I want to prove the following statement:

Under $H_{0}$ the test statistic $Q=n(n+2)$ $\sum \limits_{k=1}^h \frac{\hat{p}_{k}^2}{n-k}$ follows a $\chi ^2(h)$ chi-squared distribution with $h$ degrees of freedom. $H_{0}$ is the hypothesis that all data points are independently distributed.

$n$: sample size

$\hat{p}_{k}$: sample autocorrelation at lag k

$h$: number of lags being tested

I know that if $H_{0}$ is valid it follows that $Q=0$ because $\hat{p}_{k}=0$ for all k.

But how do I conclude that $Q$ is chi-squared distributed?

  • $\begingroup$ You seem to have created two separate accounts which is limiting your ability to edit your own question: click here to see how to merge them. $\endgroup$
    – Silverfish
    Commented Dec 27, 2015 at 14:02
  • $\begingroup$ Incidentally, the statement that $Q=0$ under $H_0$ is false, because even if the true autocorrelations are zero, the sample autcorrelations are not, and small nonzero values get magnified by $n$ - so it would be better to write that $Q$ takes small values if $H_0$ is true (and small is precisely measured by its $\chi^2$ null distribution). $\endgroup$ Commented Dec 28, 2015 at 14:05

2 Answers 2


First, note that $$Q=n\sum_{k=1}^h \frac{(n+2)\hat{p}_{k}^2}{n-k}$$ and that $\frac{n+2}{n-k}\to1$ as $n\to\infty$, so that $Q$ will behave like $$\tilde Q=n\sum_{k=1}^h\hat{p}_{k}^2$$ asymptotically.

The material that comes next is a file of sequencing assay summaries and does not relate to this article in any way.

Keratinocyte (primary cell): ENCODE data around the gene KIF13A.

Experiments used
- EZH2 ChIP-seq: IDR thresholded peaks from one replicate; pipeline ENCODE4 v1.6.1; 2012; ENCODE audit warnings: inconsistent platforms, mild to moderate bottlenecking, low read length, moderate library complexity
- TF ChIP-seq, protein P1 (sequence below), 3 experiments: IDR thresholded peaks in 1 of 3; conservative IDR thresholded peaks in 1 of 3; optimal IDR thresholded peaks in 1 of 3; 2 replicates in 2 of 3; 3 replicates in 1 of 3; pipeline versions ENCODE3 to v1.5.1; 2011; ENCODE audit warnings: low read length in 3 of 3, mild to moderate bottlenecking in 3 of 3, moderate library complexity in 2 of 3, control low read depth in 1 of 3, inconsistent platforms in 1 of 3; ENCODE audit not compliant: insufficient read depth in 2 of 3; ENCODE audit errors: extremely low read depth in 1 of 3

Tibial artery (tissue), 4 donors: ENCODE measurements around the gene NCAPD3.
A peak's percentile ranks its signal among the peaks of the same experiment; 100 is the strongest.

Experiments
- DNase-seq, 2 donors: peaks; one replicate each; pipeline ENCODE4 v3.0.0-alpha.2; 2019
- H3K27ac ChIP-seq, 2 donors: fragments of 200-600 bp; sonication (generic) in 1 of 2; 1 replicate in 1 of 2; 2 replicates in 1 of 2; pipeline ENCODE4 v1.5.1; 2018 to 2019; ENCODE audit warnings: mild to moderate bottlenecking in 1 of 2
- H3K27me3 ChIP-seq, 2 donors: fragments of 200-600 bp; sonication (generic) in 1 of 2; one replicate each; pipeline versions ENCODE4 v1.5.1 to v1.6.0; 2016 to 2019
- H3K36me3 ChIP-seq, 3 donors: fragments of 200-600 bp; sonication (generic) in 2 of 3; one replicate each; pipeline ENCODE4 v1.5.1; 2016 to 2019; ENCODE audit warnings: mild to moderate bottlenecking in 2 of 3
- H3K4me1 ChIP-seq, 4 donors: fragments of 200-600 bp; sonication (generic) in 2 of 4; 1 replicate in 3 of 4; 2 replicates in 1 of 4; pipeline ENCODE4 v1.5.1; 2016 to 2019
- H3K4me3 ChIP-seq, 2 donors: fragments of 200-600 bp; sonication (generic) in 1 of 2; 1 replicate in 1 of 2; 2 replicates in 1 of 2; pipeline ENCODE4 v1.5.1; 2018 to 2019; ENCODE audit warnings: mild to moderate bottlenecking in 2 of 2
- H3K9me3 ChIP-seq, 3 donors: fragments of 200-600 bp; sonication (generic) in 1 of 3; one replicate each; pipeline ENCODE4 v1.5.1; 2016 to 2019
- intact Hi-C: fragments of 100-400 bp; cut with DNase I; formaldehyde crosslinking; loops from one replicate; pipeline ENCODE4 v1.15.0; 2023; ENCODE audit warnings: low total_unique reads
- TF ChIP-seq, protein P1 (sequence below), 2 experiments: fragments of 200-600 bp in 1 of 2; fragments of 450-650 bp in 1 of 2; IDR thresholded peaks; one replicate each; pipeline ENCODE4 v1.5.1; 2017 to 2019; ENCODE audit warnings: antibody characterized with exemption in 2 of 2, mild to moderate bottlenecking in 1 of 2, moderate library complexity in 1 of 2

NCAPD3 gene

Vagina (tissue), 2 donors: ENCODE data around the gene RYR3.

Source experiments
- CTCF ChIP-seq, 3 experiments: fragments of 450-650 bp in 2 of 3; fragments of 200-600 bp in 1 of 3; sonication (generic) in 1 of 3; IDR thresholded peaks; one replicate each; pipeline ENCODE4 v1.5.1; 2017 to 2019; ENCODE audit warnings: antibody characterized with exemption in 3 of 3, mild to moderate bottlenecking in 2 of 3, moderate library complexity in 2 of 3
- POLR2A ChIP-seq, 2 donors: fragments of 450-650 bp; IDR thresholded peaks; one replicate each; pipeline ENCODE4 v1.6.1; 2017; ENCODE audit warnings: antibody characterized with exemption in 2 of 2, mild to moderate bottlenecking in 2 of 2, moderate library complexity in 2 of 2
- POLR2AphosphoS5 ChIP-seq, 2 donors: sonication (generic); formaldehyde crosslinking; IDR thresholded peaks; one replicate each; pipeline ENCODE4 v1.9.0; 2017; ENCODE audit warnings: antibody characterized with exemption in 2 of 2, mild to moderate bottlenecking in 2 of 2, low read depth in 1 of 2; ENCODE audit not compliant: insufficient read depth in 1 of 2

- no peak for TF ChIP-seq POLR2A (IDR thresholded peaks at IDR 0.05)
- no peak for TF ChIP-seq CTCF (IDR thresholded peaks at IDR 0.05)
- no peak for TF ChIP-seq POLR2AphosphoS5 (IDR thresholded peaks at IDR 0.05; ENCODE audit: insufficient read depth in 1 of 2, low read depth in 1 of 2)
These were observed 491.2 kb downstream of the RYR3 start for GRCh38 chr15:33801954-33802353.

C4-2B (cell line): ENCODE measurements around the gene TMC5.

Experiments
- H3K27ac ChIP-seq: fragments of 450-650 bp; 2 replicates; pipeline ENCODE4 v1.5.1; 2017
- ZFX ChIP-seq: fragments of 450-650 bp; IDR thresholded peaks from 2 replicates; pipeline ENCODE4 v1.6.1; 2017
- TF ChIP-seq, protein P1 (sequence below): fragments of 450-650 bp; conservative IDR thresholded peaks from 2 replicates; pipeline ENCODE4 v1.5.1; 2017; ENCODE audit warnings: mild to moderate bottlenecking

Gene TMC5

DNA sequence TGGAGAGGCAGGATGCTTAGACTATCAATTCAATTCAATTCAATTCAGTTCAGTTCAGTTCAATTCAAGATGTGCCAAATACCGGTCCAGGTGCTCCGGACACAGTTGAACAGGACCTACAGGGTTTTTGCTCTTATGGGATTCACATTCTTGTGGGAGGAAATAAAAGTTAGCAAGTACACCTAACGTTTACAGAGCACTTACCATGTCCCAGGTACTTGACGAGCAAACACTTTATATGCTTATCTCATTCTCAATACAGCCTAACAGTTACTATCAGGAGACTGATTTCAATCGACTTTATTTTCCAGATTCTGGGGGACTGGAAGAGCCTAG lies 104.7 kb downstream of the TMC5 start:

To show that $\tilde Q$ is $\chi^2(h)$ under $H_0$, consider the following intermediate result adapted from Brockwell and Davis (1991), Theorem 7.2.1: Let $\hat{p}=(\hat p_1,\ldots,\hat p_h)^\top$. For a white noise process (i.e., one for which the null is true) $$Y_t=\mu+\epsilon_t$$ with $E|\epsilon_t|^4<\infty$ it holds that $$ \sqrt{n}\hat{p}\to_d N(0,I_h) $$ Thus, the first $h$ sample autocorrelations are multivariate normal with expected value 0 each (the true autocorrelation of any order for a white noise process) and asymptotic covariance matrix equal to the identity matrix. Hence, they are asymptotically independent. This also implies that each autocorrelation is asymptotically standard normal. Next, observe that $$ \tilde Q=\sqrt{n}\hat{p}^\top\sqrt{n}\hat{p}$$ Now, we know that the sum of $h$ independent squared standard normal random variables is $\chi^2(h)$.

  • $\begingroup$ Are you refering to this book [books.google.de/…? I am not sure how you conclude that $\sqrt{n} \hat{p} \rightarrow N(0, I_{h})$. I understand the rest. $\endgroup$
    – sunny
    Commented Dec 27, 2015 at 20:49
  • $\begingroup$ I posted a second answer on this, as I felt it would clutter the first one on Ljung Box too much. $\endgroup$ Commented Dec 28, 2015 at 10:15

This second answer provides a more detailed derivation of why the asymptotic distribution is multivariate normal with identity covariance matrix for $Y_t$ white noise. (Notation differs slightly from the question and previous answer, in that autocorrelations are denoted by $\rho$ and that we look at $p$ of them, following Brockwell and Davis, Time Series - Theory and Methods more closely.)